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Michael Keshigian’s eleventh poetry collection, Inexplicable was released in November, 2016 by Black Poppy Review. Other published books and chapbooks:Beyond,Dark Edges,Eagle’s Perch,Wildflowers,Jazz Face, Warm Summer Memories, Silent Poems, Seeking Solace, Dwindling Knight, Translucent View. Published in numerous national and international journals, he is a 6- time Pushcart Prize and 2-time Best Of The Net nominee. His poetry cycle,Lunar Images, set for Clarinet, Piano, Narrator, was premiered at Del Mar College in Texas. Subsequent performances occurred in Boston (Berklee College) and Moleto, Italy. .Winter Moon, a poem set for Soprano and Piano, premiered in Boston.(michaelkeshigian.com).

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Erren Kelly is a two-time Pushcart nominated poet from Boston whose work has appeared in 300 publications (print and online), including Hiram Poetry Review, Mudfish, Poetry Magazine, Ceremony, Cacti Fur, Bitterzoet, Cactus Heart, Similar Peaks, Gloom Cupboard, .and .Poetry Salzburg.

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Anggo Genorga is from the Philippines and works as a manager of a local band called Wonder Woman’s Electric Bra. Recent writings can be found at Horror Sleaze Trash, Devote, Duane’s Poetree, Outlaw Poetry Network, Paper And Ink Zine, Red Flag Poetry, In Between Hangovers, Dubai Poetics, The Odd Magazine and Walking Is Still Honest Poetry Press. Also at Empty Mirror, Mad Swirl, Guide To Kulchur Creative Journal, Silver Birch Press Bukowski Anthology and Verses Typhoon Yolanda, a book for benefit published by Meritage Press and the now defunct The Screech Owl and Dead Snakes.

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Alex Louloudis is a NYC-based Greek drummer, composer, poet, percussionist, and a graduate from The New School for Jazz and Contemporary Music. Mr. Louloudis has performed all over the USA and Europe and has released various albums of his original music. He has studied and performed with music luminaries such as: Michael Carvin, Oliver Lake, Reggie Workman to name a few. 

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5 comments on “A collection of jazz poetry — April, 2019 edition”

  1. SOME OBSERVATIONS ON THIS SET OF POEMS

    Roger Singer’s “When It Begins” has a finely tuned rhythm, a carefully chosen and highly effective lexicon, and a powerful theme that is musically conveyed. A fine opening to this set of poems.

    Freddington’s “I am Jazz, part Two: The Birth of a Nation” flows with the urgency and beauty of a river. The poem’s sweep and verbal outpouring follow in the tradition of Carl Sandburg or Langston Hughes at their most oracular when they are voices for regular folk and identify clearly those things which bind us together.

    Robert Nisbet’s “The Americans” has the musical narrative voice I have come to expect in Mr. Nisbet’s poetry. Whatever the theme is of one of his poems, the language sings and makes a poetic world come alive.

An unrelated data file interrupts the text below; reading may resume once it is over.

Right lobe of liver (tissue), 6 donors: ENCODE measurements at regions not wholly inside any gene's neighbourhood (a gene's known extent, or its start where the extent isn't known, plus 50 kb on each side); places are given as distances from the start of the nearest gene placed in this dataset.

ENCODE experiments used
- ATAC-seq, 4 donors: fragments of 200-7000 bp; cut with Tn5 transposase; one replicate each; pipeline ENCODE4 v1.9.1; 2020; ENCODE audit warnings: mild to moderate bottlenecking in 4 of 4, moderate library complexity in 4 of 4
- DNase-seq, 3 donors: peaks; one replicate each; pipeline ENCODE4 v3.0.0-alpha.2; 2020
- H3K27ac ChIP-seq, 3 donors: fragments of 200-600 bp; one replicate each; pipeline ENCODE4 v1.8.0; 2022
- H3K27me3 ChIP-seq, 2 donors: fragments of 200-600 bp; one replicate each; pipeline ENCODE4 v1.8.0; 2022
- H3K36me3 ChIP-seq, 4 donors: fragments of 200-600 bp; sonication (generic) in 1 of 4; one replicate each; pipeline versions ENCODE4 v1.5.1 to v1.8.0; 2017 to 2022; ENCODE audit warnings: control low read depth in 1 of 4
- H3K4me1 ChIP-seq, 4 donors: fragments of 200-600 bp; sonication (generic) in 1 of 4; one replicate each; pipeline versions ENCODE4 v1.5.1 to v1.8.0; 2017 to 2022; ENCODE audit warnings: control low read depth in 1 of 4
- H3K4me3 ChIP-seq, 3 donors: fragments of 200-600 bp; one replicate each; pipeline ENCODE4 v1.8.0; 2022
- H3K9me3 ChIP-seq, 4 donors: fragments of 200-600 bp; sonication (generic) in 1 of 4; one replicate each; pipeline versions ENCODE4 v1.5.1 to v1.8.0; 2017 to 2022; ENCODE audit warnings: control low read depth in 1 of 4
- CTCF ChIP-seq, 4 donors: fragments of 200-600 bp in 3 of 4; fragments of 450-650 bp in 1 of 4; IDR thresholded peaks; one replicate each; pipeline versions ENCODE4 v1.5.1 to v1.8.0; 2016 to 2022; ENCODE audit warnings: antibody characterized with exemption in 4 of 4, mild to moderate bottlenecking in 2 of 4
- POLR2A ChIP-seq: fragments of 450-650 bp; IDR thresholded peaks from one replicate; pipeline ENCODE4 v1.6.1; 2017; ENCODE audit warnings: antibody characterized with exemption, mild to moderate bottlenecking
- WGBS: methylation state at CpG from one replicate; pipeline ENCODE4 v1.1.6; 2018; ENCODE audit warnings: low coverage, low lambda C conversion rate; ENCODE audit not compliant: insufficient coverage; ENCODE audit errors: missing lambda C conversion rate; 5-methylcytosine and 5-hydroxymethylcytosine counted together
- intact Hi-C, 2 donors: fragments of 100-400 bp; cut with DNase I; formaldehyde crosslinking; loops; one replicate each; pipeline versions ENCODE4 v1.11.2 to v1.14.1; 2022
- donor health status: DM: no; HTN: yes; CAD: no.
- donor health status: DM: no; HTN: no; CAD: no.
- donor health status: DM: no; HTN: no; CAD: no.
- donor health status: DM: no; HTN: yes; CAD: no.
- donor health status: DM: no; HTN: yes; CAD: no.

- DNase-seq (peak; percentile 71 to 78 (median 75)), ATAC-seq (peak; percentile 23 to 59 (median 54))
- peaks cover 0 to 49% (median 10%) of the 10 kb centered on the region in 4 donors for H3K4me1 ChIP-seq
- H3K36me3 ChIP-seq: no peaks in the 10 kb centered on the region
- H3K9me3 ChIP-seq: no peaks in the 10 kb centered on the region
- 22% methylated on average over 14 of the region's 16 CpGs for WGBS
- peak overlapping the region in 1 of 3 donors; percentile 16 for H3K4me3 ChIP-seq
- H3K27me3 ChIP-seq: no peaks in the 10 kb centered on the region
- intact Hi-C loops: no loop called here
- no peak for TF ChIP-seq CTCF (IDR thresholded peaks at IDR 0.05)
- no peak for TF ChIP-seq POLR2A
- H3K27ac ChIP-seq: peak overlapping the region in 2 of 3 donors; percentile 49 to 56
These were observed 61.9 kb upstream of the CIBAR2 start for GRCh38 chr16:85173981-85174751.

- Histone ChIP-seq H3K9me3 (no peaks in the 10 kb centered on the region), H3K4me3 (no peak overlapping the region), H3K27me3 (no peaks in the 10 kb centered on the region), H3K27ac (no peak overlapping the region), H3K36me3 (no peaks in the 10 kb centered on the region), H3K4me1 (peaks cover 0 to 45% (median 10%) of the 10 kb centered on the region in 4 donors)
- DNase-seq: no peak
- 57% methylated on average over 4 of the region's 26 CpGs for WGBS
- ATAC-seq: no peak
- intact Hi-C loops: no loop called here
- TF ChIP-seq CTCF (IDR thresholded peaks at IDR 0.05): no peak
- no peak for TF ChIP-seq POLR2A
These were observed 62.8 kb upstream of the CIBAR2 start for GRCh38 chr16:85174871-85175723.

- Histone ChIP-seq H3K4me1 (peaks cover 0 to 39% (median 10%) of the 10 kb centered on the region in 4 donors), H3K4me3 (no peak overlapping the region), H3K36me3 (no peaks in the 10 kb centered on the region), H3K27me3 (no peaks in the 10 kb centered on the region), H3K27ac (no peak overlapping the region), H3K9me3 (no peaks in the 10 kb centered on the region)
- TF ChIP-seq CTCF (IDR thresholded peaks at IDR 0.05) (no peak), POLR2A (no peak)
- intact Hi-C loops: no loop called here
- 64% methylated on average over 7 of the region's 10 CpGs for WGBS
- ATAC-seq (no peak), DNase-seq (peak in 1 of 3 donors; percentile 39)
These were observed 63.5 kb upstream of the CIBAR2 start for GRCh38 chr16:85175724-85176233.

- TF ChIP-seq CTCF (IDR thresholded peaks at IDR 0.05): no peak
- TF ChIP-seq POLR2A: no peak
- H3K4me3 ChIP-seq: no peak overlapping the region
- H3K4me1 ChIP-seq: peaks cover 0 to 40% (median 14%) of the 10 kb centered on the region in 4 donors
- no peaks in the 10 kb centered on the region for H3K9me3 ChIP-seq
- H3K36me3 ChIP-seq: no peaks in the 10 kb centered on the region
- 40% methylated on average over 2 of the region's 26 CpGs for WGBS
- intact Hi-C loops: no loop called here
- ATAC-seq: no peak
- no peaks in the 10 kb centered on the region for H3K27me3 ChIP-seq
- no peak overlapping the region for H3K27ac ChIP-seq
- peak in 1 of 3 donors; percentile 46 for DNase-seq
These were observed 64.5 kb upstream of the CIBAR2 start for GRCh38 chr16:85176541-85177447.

Susandale’s “A Symphony of Daffodils” is a lovely elegy for the work of several jazz greats. The poem has a number of outstanding lines. One that I wish I had written is “Miles and his silences embellished with shadows” — how true that is.

    “Promising April” by Richard Beattie is a lovely song. I am particularly taken by the following lines:

    Watching from my window, I see faces from my past,
    waiting for a message from, the players in my band,
    Somewhat restless, somewhat weary, shy and a bit confused,
    ah but April Morning comes to me, she is tried but always true,
    yes tried and always…”

    A moving (and true) observation. April morning is where we would all like to permanently reside.

    “Night Train” by Victor Enns follows in a long blues tradition of songs about trains filling the night. The poem quietly swings, sings, and functions on multiple levels. Mr. Enns’ poem is ultimately a love poem that is subtly carnal and filled with joy. Oscar Peterson would have been proud to have this poem dedicated to one of his works.

    “Dizzy Blew Voodoo” by Aurora Lewis has her usual musicality, and is a poem whose language can be felt in a reader’s bones. The poem’s setting manages to suggest some swampy, humid bar or dancehall, and at the same time suggest the narrator’s living room. This is a poem filled with raw life.

    Phyllis Wax’s “Milk Moon, After the Concert” is way cool. It merges form and imagery to create the awe and beauty to be found in both nature and music. The poem creates a quietly profound world where the reader can see the moon slowly moving above while still hearing the music that ceased minutes before. The poem is quite an achievement.

    Fred Shaw’s “How I Spread World Peace” is carefully observed, creates both compassion and mirth, and manages to find music in the most prosaic of situations.

    John Stupp’s “I Tell Him It’s OK” is great fun. It made me laugh out loud on a rainy Oregon morning. The narrative voice is spot on. I guess everyone is a critic, even man’s best friend.

    “Piano Lessons” by Douglas Malan is a powerful meditation on the confusion of growing up, and the limitations of music training in suburbia. The poem points to both music’s possibilities and its limitations as often foisted on the young.